Background: Markers of airway inflammation are needed for prediction of asthma deterioration and evaluation of disease severity. Few studies have focused on the dynamics of airway inflammation as reflected by the activity of the eosinophils and their proteins after withdrawal of inhaled corticosteroids.
Objective: Our goal was to investigate the effect of withdrawal of inhaled budesonide on eosinophil count in blood and eosinophil proteins in serum and urine and to relate the levels of these markers to the risk of symptoms of asthma, increased bronchial hyperresponsiveness, and deterioration of lung function.
Methods: Thirty-three children were randomly selected to continue or discontinue use of inhaled budesonide in a double-blind, placebo-controlled study. They were followed up for 4 months with regular analysis of blood, serum, and urine samples; lung function; and methacholine challenges. Eosinophil activity markers were analyzed. Age-matched healthy children provided reference data for all parameters measured.
Results: The eosinophil number in blood and eosinophil protein levels in serum (serum eosinophil cationic protein [ECP] and serum eosinophil peroxidase [EPO]) increased significantly in the withdrawal group, and the difference between the groups was significant (P =.02 for all). Twenty-nine percent of the children in the withdrawal group remained symptom free. This subgroup had eosinophil counts at baseline below 350/microL, a serum ECP level below 15 microg/L, and a serum EPO level below 25 microg/L, each of which was related to a low risk of exacerbation (relative risk = 0.37, 0.48, and 0.37 respectively; P <.05 for all). All eosinophil markers were lower in the healthy children than in the symptom-free children with asthma.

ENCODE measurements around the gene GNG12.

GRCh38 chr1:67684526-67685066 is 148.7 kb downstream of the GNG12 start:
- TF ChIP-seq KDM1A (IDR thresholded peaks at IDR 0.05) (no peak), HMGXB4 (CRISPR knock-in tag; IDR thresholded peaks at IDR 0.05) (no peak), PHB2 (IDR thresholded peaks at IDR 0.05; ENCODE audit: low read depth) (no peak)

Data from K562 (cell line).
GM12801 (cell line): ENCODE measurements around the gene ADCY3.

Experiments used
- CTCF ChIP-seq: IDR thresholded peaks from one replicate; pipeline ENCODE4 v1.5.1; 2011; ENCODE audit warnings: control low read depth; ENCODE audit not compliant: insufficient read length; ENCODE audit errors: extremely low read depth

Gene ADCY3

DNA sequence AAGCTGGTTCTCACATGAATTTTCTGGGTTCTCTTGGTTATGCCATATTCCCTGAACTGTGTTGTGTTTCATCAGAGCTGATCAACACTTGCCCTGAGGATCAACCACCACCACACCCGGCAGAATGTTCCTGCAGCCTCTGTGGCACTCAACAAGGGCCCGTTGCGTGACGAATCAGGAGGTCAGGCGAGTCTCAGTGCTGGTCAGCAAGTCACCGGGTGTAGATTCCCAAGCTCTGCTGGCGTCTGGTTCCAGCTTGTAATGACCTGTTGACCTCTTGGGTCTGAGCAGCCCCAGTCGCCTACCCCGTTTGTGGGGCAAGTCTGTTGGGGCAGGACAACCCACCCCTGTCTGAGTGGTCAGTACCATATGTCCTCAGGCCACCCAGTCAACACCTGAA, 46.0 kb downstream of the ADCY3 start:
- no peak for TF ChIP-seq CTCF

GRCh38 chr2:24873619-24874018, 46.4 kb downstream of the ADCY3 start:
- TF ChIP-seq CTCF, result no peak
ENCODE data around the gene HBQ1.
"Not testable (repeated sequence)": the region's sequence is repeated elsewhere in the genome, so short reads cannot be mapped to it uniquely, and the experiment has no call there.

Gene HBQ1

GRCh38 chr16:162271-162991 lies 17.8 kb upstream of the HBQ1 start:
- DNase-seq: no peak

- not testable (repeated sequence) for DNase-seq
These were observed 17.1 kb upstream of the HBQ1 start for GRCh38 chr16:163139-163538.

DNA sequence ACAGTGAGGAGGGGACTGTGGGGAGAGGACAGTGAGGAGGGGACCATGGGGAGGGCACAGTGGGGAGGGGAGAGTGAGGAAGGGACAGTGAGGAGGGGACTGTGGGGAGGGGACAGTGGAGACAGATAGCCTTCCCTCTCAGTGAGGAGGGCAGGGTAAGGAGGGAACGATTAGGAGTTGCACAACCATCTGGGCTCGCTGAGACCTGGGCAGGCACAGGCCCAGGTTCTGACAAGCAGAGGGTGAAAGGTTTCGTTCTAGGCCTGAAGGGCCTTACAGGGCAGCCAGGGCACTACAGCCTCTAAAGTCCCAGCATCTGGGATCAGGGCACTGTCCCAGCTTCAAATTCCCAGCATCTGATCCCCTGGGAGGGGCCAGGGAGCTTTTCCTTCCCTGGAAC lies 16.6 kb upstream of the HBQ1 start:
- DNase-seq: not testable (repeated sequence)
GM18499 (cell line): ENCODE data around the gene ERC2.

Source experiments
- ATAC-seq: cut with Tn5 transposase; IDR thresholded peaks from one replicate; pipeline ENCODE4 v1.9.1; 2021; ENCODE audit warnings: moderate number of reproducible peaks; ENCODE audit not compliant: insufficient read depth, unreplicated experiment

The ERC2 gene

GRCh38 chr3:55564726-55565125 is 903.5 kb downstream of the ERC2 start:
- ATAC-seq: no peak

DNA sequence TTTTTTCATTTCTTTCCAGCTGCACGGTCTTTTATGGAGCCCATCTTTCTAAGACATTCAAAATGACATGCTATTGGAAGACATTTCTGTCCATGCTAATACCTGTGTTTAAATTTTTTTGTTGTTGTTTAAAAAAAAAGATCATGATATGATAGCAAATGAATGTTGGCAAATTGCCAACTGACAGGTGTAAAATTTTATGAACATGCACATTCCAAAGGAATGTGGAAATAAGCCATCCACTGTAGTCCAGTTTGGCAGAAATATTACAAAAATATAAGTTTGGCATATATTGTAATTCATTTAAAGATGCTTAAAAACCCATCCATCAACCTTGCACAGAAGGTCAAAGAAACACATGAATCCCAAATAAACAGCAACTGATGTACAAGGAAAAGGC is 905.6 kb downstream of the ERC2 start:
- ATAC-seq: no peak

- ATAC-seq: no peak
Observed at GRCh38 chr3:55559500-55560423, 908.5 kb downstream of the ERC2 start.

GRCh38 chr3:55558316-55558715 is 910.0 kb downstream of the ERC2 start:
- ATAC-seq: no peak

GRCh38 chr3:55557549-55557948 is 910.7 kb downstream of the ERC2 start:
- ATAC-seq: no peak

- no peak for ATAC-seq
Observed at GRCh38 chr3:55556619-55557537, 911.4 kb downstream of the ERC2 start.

Conclusion: Our data indicate that eosinophil count and/or ECP and EPO levels can be used to estimate the short-term risk of deterioration and the need for corticosteroid treatment in cases of mild and moderate allergic asthma.